Lívance vs. palačinky: Do you know your Czech pancakes?

Shrovetide, or masopust, celebrations will be held online and indoors this year; there's no better time to perfect your Czech pancake-making skills

Marcus Bradshaw

Written by Marcus Bradshaw
Published on 16.02.2021 06:47 (updated on 16.02.2021)

Traditionally pancakes were eaten on the last Tuesday before Lent, as it was the final chance to enjoy a bit of indulgence before beginning into forty days of fasting and abstinence. Pancake recipes are pretty simple – usually just eggs, flour and milk – and so in our age of abundant food, it seems almost laughable that in a more puritan past, these basic ingredients were seen as luxuries, and therefore out of bounds for Lent. 

Still, for many people, pancakes maintain the mystique associated with forbidden food. There’s also a sense of occasion in having an annually appointed day just for pancakes. But perhaps most of all, it’s the childhood thrill of tossing pancakes – seeing the golden disc rise from the pan, slowly turn in mid-air, and land (almost always) successfully back in the pan – that gives pancakes their magic.

In the UK, many children simply know the day as Pancake Tuesday, although its more formal moniker is Shrove Tuesday or Shrovetide. In fact, it was in Britain where sweet pancakes made from wheat flour were originally distributed to the poor on Shrovetide.

In French-speaking countries, the day is famously known as Mardi Gras. In the Czech Republic, it’s known as Masopustni útery, while our German neighbors know it as Fastnachtdienstag. No matter what you call it, it's all about enjoying a sinful indulgence or two.

To the Czech mind, the word “pancake” can be translated one of three ways: Lívance, or yeasted pancake, or palačinka, meaning, well, pancake. There's also bramborák, a potato pancake.

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Lívance

Traditional Czech livance (photo Wikipedia Commons / Dr. Bernd Gross
Traditional Czech lívance (photo CC BY-SA 4.0 Wikipedia Commons / Dr. Bernd Gross)

Lívance are a type of Czech pancake similar to their airy American-style cousins. Lívance are small, fluffy pancakes, where the rise is created by yeast, rather than baking soda or baking powder. Traditionally, lívance are cooked in their own frying pan (you may recognize it, a strange shallow frying pan with four circle-shaped wells in it). These are a breakfast dish, often served with sour cream and hot fruit syrup, such raspberries or blueberries and dusted with icing sugar. Try making them with this simple recipe from the Very Good Cook food blog.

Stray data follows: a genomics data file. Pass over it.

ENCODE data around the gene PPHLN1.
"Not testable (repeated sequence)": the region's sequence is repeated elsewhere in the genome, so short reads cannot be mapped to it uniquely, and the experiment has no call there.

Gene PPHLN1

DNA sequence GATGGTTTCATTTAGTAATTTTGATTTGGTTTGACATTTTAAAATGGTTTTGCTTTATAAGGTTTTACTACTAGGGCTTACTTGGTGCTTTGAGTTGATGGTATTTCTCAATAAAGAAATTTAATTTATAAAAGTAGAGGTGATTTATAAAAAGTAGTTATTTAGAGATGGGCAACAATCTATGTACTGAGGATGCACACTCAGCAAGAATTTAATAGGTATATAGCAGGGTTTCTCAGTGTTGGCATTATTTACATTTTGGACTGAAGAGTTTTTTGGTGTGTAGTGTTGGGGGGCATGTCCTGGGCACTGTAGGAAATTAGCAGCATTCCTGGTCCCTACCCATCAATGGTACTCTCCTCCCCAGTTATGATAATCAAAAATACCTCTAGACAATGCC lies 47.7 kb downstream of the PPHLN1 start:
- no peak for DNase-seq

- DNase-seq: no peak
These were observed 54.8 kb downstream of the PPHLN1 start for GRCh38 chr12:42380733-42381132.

Palačinky

Traditional Czech palačinky (photo Wikipedia Commons)
Traditional Czech palacinky (photo Wikipedia Commons)

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Palačinky most resemble crepes, the large thin circles that many of us think of when we hear the word “pancake”. There’s no raising agent required, and the batter is simple and quick to make. The Czech version is usually made from wheat flour, milk, and eggs and served filled with jam or quark cheese and topped with confectioner's sugar or whipped cream. Czech Cook Book has a recipe here.

Bramboráčky

Czech potato pancakes bramboráčky (photo iStock / xtrekx)
Czech potato pancakes bramboráčky (photo iStock / xtrekx)

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These are potato pancakes that are shallow-fried in oil. They are made from grated potatoes, flavoured with garlic and bound together with egg and flour. The bramborák is a staple of Czech cuisine and is often served as an accompaniment to guláš. This is real Czech street food, often found at festivals and market stalls around the country. It’s hot, greasy, and satisfying. Radio Prague has an English-friendly recipe here.

Foolproof pancake recipe

This recipe makes about 6-8 pancakes, depending on the size of the pan. Toppings can be either sweet or savoury.

  • 125g flour (hladka)
  • 225ml whole milk
  • 1 egg plus 1 egg yolk
  • Pinch of salt
  • Knob of butter to fry
  • 1.In a large bowl, whisk together the flour, egg and yolk, and half the milk until you have formed a thick paste. Add the salt and thin the paste using remaining milk. Whisk thoroughly. Pass the batter through a fine sieve, to catch any lumps and refrigerate for at least 30 minutes.
  • 2.Heat a large non-stick frying pan on a medium-high heat. Take your time, you want the pan to be properly hot. Once the pan is warmed through, add a little butter. It should sizzle and spread around the pan. 
  • 3.Working quickly, add a small ladleful of batter to the pan. Lift the pan and tilt it, to ensure that the batter spreads evenly.
  • 4.The colour and texture of the batter will change as it cooks. Once it looks dry, flip the pancake using a fish slice (or if you’re feeling brave: a double-handed lob). 
  • 5.Allow to cook for thirty seconds or so on the other side, and then slide on a warm plate.
  • 6.Add another small amount of butter and repeat steps 3-6.

Sweet ideas: Sugar and lemon, Banana and Nutella, Jam, and whipped cream

Savoury ideas: Ham, Emmenthal and walnut, Bacon, Gruyere, and shallot